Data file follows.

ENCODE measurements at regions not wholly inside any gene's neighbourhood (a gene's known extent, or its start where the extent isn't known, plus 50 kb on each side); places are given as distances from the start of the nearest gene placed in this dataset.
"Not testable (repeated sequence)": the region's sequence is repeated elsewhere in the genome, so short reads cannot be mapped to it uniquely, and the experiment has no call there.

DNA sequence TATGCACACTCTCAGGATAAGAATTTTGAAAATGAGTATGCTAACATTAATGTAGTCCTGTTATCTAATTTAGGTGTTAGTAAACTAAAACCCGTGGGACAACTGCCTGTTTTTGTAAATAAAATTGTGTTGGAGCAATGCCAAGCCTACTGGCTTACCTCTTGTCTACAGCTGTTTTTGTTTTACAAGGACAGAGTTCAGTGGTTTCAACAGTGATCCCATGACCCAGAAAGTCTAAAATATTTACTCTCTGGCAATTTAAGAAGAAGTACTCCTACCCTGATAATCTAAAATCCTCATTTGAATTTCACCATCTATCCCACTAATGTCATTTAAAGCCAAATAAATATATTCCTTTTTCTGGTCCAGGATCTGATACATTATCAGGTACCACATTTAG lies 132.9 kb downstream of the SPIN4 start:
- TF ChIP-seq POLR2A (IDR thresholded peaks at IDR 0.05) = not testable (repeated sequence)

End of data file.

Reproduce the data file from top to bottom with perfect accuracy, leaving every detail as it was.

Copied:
ENCODE measurements at regions not wholly inside any gene's neighbourhood (a gene's known extent, or its start where the extent isn't known, plus 50 kb on each side); places are given as distances from the start of the nearest gene placed in this dataset.
"Not testable (repeated sequence)": the region's sequence is repeated elsewhere in the genome, so short reads cannot be mapped to it uniquely, and the experiment has no call there.

DNA sequence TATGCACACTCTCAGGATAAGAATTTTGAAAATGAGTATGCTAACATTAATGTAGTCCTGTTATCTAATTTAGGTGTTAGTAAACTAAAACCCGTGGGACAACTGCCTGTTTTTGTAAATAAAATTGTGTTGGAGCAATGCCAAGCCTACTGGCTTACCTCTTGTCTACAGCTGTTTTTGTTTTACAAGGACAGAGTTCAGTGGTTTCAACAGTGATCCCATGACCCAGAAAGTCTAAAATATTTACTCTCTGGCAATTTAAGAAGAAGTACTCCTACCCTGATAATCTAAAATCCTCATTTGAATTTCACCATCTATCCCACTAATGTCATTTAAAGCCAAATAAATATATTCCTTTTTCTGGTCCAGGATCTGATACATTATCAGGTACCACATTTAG lies 132.9 kb downstream of the SPIN4 start:
- TF ChIP-seq POLR2A (IDR thresholded peaks at IDR 0.05) = not testable (repeated sequence)